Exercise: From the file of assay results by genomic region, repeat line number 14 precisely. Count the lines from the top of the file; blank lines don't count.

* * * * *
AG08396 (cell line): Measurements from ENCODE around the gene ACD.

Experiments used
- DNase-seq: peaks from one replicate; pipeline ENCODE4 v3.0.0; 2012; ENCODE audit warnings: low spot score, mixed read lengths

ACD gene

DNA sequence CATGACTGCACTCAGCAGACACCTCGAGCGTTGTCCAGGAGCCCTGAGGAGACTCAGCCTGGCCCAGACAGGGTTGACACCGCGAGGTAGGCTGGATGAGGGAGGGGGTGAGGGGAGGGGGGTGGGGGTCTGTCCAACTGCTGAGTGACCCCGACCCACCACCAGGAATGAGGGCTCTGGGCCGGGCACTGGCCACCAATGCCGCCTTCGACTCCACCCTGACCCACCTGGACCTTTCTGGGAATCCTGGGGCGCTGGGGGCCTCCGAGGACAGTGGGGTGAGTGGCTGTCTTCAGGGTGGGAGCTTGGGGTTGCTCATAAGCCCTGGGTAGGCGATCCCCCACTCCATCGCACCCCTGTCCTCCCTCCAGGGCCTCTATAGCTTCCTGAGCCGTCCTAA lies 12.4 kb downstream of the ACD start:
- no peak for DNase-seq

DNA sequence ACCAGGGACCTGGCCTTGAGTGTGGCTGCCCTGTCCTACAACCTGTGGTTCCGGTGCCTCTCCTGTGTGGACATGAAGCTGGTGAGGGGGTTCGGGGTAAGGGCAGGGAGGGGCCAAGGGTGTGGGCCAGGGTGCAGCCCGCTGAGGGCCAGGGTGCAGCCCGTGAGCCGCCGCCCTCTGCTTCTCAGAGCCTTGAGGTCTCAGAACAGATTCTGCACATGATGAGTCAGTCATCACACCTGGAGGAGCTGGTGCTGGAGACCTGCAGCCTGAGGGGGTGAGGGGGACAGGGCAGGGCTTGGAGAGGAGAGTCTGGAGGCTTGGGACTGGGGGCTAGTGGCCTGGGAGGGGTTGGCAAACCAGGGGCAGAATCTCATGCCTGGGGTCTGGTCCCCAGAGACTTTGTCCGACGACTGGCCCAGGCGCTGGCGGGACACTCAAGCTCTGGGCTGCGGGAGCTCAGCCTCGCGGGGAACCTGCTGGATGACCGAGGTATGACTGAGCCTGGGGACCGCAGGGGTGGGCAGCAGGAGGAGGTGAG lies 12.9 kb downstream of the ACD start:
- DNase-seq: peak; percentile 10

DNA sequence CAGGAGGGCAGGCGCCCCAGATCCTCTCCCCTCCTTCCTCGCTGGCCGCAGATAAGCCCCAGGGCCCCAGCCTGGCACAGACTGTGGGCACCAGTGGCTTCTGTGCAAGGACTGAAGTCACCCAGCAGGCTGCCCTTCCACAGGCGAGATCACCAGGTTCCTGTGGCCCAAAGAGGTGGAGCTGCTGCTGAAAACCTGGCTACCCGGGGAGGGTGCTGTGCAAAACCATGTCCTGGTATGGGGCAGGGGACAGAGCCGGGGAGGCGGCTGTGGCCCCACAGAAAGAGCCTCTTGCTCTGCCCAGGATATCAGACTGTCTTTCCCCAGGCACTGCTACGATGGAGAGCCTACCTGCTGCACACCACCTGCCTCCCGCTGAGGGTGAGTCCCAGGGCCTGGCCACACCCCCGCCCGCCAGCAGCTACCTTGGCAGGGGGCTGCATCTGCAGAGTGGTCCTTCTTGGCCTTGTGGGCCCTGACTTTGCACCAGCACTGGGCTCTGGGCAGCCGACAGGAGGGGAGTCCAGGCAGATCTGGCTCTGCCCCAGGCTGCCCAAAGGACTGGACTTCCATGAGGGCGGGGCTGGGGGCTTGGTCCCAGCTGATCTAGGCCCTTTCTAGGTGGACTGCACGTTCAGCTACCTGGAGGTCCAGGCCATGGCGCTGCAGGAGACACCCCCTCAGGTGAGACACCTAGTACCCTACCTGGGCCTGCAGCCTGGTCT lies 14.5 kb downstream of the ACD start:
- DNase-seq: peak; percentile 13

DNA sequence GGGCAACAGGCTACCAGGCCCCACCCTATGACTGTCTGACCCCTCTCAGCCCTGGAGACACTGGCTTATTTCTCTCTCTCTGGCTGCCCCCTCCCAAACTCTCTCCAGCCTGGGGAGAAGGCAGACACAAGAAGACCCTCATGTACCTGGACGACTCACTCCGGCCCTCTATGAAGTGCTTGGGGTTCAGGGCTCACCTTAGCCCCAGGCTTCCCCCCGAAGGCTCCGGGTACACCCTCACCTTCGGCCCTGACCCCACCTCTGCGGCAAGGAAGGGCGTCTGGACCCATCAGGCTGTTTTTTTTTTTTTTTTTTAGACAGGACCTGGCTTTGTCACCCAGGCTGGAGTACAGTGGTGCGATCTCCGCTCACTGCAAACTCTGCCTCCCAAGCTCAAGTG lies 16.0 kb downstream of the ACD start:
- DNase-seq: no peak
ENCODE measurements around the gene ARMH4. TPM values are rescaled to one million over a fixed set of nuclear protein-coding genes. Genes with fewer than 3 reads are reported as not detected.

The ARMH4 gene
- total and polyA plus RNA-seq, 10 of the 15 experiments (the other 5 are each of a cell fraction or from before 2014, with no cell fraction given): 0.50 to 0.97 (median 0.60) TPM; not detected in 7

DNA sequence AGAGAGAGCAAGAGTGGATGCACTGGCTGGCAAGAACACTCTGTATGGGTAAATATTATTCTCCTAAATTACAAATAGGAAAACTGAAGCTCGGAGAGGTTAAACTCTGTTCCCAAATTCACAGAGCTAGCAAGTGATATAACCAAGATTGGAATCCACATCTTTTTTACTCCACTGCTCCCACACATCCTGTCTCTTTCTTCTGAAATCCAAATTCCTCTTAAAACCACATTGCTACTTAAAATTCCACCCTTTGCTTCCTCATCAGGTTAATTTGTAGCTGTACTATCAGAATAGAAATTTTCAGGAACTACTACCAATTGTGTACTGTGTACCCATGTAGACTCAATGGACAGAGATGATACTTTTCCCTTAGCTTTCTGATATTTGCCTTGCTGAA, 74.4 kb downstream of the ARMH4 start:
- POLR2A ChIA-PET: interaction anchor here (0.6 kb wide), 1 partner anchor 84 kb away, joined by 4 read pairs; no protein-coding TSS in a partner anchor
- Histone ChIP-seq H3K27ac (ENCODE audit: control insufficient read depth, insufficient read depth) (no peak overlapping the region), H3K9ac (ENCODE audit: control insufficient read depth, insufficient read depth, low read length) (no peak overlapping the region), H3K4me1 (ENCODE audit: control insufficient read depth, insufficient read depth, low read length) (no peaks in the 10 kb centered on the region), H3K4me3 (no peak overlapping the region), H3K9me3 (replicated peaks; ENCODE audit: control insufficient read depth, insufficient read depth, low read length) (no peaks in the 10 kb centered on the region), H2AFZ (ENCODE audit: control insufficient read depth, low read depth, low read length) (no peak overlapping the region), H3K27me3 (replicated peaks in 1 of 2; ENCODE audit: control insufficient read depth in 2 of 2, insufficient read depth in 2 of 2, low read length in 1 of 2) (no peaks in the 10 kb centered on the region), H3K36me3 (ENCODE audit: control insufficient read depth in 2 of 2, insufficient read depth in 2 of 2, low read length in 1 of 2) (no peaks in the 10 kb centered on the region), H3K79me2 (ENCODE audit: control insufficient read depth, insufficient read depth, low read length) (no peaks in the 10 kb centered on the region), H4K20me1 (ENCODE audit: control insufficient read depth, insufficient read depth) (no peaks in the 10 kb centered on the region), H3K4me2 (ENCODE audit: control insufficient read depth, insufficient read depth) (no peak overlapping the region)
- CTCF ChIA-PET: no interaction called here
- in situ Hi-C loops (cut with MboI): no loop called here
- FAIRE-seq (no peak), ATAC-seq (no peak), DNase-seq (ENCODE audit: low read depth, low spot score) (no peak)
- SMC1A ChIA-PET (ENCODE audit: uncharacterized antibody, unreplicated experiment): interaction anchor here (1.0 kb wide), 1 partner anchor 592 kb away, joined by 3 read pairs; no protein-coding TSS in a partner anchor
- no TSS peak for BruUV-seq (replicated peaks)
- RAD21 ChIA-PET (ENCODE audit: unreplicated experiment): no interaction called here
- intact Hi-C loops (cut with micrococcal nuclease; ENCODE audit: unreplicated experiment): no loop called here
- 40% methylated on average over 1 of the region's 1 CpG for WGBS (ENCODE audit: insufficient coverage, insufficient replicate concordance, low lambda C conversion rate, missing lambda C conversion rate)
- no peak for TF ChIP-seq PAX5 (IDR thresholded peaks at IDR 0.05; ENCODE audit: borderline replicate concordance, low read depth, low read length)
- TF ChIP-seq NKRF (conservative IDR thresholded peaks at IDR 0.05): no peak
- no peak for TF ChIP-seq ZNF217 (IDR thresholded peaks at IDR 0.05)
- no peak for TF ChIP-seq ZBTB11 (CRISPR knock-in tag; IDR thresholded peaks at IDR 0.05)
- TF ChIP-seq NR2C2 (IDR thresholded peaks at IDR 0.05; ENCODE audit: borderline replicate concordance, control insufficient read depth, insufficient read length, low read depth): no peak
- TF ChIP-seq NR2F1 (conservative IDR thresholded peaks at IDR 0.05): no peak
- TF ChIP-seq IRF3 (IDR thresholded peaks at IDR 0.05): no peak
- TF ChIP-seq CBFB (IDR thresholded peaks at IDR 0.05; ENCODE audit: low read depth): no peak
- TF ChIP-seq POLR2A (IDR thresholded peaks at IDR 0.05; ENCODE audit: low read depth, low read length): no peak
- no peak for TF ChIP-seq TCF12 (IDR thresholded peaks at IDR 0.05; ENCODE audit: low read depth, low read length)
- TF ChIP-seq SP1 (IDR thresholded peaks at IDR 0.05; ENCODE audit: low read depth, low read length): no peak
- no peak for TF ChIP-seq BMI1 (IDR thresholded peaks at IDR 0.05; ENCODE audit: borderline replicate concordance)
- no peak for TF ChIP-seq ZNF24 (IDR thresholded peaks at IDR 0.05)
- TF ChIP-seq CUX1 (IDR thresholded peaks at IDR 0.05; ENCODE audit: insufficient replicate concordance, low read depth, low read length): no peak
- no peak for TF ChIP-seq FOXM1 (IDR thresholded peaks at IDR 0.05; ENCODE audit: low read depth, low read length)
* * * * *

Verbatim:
The ARMH4 gene